Film review: Harry Potter and the Deathly Hallows
When Warner Brothers announced that Harry Potter and the Deathly Hallows was going to be split into a two-part production, there was quite a buzz. Potterites (like myself) thought what a great idea it was- too long have we been suffering from bad book adaptations. Cynics decided this was just another marketing plot to pull in the mega bucks.
It was probably a bit of both.
What can be said, however, is that the Deathly Hallows really benefits from this. While the book wasn’t the longest one in the series, it covered perhaps two novels worth of story, and much of it was critical to the overall picture. Splitting the book into two parts was a wise decision, and meant that nigh on nothing has to be scrapped; and it’s true- 95% of the book is in the film, and has been included effectively.
Much like the previous two episodes in the Harry Potter franchise, Deathly Hallows takes on a more dark and bleak outlook. The whole film is cast in shadow, and this is probably one of the scariest 12As in a long while. It is this unflinchingly bleak outlook that really sets the mood, and there is a genuine sense of peril that lacked from all the previous films, which were confined to the more internal, Hogwarts-centred conflicts. The sense of foreboding presents this film as less of a kids’ film and more of an adults’ fantasy-action, which is all too appropriate as the first generation of Potterites are now in their early twenties.
Acting has always been touchy throughout the last 6 films, particularly from the trio, but Deathly Hallows improves on this. Emma Watson as Hermione is, without a doubt, the best of the three, and she really nails her part. Daniel Radcliffe and Rupert Grint also seem to have improved, although this isn’t always obvious due to a few major dialogue problems that occur throughout the story. Ginny is, once again bland, and whether this is due to Bonnie Wright’s performance or the screenwriter is unclear.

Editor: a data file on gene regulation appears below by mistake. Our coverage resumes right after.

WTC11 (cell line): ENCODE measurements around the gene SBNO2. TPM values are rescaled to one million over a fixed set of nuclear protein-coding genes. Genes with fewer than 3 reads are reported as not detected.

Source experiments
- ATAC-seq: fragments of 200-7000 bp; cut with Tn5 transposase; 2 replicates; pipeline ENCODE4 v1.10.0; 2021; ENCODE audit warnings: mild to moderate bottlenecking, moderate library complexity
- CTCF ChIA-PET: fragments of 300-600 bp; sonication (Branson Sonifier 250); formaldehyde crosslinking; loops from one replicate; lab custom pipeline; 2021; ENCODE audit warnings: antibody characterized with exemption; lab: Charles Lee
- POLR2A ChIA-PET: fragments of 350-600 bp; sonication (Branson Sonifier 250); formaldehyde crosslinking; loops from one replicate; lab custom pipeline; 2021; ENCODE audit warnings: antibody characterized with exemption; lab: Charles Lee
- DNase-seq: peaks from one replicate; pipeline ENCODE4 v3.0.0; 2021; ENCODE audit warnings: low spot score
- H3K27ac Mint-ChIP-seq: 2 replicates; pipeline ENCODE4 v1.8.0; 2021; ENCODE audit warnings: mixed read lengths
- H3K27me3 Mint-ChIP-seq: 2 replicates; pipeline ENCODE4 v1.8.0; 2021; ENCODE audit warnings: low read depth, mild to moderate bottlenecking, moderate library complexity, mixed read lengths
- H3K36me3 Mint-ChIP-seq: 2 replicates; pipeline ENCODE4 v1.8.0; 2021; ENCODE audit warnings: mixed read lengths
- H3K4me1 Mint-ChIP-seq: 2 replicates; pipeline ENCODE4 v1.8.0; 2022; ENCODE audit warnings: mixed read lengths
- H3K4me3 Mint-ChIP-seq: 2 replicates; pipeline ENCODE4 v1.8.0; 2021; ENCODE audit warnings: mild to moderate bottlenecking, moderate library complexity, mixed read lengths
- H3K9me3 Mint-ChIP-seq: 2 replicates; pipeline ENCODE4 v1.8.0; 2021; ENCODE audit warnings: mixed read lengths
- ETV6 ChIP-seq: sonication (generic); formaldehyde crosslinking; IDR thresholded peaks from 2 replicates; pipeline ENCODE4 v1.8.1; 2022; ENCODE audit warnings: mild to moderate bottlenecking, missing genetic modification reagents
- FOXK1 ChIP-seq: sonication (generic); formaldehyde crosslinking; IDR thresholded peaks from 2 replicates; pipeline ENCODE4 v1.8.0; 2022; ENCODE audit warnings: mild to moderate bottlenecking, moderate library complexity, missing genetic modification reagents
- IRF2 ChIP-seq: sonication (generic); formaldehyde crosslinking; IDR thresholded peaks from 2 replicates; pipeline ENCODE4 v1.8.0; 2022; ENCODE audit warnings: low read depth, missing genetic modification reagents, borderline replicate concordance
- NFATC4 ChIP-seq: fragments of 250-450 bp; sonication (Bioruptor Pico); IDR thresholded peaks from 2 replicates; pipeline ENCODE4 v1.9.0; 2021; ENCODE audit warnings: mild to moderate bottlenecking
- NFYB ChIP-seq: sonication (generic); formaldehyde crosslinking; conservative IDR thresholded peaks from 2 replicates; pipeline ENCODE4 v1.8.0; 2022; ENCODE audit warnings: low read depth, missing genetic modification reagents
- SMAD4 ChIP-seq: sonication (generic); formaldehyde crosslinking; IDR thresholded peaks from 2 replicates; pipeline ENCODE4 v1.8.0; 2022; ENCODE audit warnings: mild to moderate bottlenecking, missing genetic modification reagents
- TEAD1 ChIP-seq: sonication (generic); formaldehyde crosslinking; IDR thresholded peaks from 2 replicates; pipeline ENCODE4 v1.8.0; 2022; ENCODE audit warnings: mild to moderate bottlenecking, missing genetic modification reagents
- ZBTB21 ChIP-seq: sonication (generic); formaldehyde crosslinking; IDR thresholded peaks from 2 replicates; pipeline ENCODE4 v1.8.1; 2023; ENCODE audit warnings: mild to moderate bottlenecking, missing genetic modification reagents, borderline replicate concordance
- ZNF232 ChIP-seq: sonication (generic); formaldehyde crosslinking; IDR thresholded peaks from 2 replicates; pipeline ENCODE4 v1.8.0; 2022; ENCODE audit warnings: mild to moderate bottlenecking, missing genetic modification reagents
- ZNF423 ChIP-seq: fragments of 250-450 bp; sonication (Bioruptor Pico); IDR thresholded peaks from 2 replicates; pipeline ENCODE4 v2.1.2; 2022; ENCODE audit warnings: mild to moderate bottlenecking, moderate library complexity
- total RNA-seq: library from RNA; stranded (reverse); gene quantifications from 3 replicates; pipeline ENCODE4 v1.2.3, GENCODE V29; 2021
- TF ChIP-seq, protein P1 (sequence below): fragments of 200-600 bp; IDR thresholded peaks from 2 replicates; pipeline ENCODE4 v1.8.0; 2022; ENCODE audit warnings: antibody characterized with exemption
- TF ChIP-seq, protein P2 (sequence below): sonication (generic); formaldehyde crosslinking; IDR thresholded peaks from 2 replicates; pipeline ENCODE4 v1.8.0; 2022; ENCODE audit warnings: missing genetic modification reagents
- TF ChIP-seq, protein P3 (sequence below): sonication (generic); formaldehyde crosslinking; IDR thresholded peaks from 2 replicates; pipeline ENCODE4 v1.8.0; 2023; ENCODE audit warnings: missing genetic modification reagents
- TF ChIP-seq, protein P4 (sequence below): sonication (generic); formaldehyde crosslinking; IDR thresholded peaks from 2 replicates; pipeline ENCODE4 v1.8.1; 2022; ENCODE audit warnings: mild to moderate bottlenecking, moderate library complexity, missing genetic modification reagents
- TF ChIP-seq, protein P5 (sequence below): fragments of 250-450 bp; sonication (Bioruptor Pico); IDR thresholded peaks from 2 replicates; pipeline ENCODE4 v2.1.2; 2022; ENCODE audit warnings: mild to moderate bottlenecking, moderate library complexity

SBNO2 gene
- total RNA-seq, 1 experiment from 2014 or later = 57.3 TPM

Of course, not many films are perfect, and Deathly Hallows, while very good, isn’t either. For one, it’s very bitty, almost episodic. Most directors try and avoid making their films of an episodic nature -it slows the whole film down- but in this case, it’s inevitable due to the vast amount of story that needs covering and the limited screentime, which, of course, means that much of the explanation from the book is cut. Not only does this make Deathly Hallows very hard for someone to follow, but it also means that conclusions made by the trio aren’t always made by the audience, and as a result the film seems to jump around.
Another major problem (which I mentioned above) is the scripting problem. For most part, Steve Kloves has done a good job, lifting the skeleton of the dialogue from the book, I’m told, but in some cases, he seems to have mucked it up considerably, churning out some rather dead speech.
That being said, the positives far out weigh the negatives, and David Yates’ fantastic direction brings the book alive, as it should. Deathly Hallows is incredibly gothic- from bleak sets to the darkened tone of colour, this film is definitely more serious with greater sacrifices.
More than ever, Deathly Hallows is a film for the fans. Nearly all of the story from the book has been incoportated into the film in some way or another, and it’s incredibly rewarding to see a film resonate a book so truthfully. The only problem with this is the lack of explanation, which, if you’ve read the books isn’t a problem. If you haven’t, however, it’s a very different story, and the whole film will be, as someone put it, “random gibberish”. Some scenes (which were probably kept for the fans) have little or no explanation, and Deathly Hallows will seem like it’s jumping around without much structure or consistency.
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